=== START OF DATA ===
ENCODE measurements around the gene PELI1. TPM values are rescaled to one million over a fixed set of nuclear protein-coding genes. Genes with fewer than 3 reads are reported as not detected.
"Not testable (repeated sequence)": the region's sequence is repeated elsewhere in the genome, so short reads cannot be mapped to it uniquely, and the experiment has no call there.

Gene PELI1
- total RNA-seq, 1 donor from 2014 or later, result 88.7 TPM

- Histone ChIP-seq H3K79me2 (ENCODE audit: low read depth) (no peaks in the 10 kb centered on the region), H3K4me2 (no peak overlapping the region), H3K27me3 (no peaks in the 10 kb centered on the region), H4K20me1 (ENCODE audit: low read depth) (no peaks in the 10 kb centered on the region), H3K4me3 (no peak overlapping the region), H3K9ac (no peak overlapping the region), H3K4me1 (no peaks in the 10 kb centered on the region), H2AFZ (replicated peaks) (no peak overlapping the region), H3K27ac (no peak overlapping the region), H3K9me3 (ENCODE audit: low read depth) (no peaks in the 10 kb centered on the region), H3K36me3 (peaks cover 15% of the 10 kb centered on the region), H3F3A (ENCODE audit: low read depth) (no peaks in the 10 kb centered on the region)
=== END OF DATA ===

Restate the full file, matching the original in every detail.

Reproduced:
ENCODE measurements around the gene PELI1. TPM values are rescaled to one million over a fixed set of nuclear protein-coding genes. Genes with fewer than 3 reads are reported as not detected.
"Not testable (repeated sequence)": the region's sequence is repeated elsewhere in the genome, so short reads cannot be mapped to it uniquely, and the experiment has no call there.

Gene PELI1
- total RNA-seq, 1 donor from 2014 or later, result 88.7 TPM

- Histone ChIP-seq H3K79me2 (ENCODE audit: low read depth) (no peaks in the 10 kb centered on the region), H3K4me2 (no peak overlapping the region), H3K27me3 (no peaks in the 10 kb centered on the region), H4K20me1 (ENCODE audit: low read depth) (no peaks in the 10 kb centered on the region), H3K4me3 (no peak overlapping the region), H3K9ac (no peak overlapping the region), H3K4me1 (no peaks in the 10 kb centered on the region), H2AFZ (replicated peaks) (no peak overlapping the region), H3K27ac (no peak overlapping the region), H3K9me3 (ENCODE audit: low read depth) (no peaks in the 10 kb centered on the region), H3K36me3 (peaks cover 15% of the 10 kb centered on the region), H3F3A (ENCODE audit: low read depth) (no peaks in the 10 kb centered on the region)